Damaraland was a name given to the north-central part of Germany’s Southwest Africa (what later became Namibia), inhabited by Herero-speaking people, who in the 19th century were often referred to by outsiders as “Damaras”. It was bounded roughly by Ovamboland in the north, the Namib Desert in the west, the Kalahari Desert in the east, and Windhoek in the south.

The ecology of the area is one of the most unique and mysterious on earth.  Seemingly inhospitable to most living things, a great variety of life is found here, including the unusual desert elephant whose behavior is radically different than its normal cousins found elsewhere on the continent.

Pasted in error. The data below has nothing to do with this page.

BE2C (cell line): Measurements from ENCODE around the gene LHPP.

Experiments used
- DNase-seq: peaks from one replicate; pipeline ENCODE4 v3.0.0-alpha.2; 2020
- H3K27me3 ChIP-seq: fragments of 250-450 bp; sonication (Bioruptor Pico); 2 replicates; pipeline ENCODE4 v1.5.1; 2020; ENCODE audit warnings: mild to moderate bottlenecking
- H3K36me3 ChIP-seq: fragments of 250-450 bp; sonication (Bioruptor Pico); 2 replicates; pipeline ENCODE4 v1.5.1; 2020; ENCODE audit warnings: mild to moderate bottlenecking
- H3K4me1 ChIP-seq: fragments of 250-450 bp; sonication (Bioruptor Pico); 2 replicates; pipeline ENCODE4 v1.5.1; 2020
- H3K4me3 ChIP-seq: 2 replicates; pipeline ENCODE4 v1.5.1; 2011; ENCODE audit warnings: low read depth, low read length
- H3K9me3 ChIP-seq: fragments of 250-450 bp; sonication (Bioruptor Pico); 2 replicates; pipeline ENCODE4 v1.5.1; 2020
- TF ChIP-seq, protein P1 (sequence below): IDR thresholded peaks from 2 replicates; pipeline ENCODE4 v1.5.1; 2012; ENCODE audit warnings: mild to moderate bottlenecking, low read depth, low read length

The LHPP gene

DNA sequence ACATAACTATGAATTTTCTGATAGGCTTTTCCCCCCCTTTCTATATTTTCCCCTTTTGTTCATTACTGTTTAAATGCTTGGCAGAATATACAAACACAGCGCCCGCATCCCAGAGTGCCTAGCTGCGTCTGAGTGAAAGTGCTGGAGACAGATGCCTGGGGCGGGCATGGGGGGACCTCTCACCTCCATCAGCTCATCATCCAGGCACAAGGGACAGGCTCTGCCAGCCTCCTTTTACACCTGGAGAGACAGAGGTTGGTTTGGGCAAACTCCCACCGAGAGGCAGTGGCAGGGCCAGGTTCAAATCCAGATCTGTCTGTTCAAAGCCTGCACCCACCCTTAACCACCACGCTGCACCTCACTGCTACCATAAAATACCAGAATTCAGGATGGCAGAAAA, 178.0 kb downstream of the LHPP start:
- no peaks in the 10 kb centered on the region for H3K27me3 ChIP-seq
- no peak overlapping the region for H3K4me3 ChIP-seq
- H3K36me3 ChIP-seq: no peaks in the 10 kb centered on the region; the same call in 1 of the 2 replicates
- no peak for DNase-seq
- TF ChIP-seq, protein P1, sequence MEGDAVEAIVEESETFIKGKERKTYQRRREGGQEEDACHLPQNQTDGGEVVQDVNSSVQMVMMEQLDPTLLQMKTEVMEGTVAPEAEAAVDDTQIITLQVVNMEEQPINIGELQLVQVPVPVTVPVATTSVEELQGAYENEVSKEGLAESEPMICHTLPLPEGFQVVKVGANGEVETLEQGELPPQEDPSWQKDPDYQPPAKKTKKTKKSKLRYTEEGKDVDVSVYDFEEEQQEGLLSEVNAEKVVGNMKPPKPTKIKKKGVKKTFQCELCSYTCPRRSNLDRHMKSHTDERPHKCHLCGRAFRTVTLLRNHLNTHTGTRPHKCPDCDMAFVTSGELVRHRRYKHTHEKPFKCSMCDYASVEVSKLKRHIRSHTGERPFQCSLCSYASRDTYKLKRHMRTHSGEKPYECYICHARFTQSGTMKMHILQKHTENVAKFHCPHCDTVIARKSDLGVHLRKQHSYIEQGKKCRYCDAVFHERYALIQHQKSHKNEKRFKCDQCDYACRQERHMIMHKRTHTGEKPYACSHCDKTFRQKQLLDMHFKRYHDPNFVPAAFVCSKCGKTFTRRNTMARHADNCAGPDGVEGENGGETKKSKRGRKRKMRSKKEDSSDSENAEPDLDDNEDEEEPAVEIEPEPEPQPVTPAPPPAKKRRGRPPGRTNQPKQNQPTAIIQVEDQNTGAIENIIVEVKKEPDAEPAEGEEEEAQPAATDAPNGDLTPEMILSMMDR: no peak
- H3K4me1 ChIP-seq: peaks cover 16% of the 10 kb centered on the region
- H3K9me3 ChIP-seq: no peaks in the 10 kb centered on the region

Damaraland is also where most of Namibia’s archeological treasures are found.  Cave paintings and early man excavations clearly prove that thousands of years ago this was a thriving area for hunter-gatherers.

In the 1970s the name Damaraland was used as a bantustan by the South African apartheid regime, intended to be a self-governing, fully sovereign nation and homeland for the Damara people.

Damaraland, like other homelands in South West Africa, was abolished in May 1989 at the start of the transition to South Africa’s independence, and Damaraland became a part of the greater Namibia.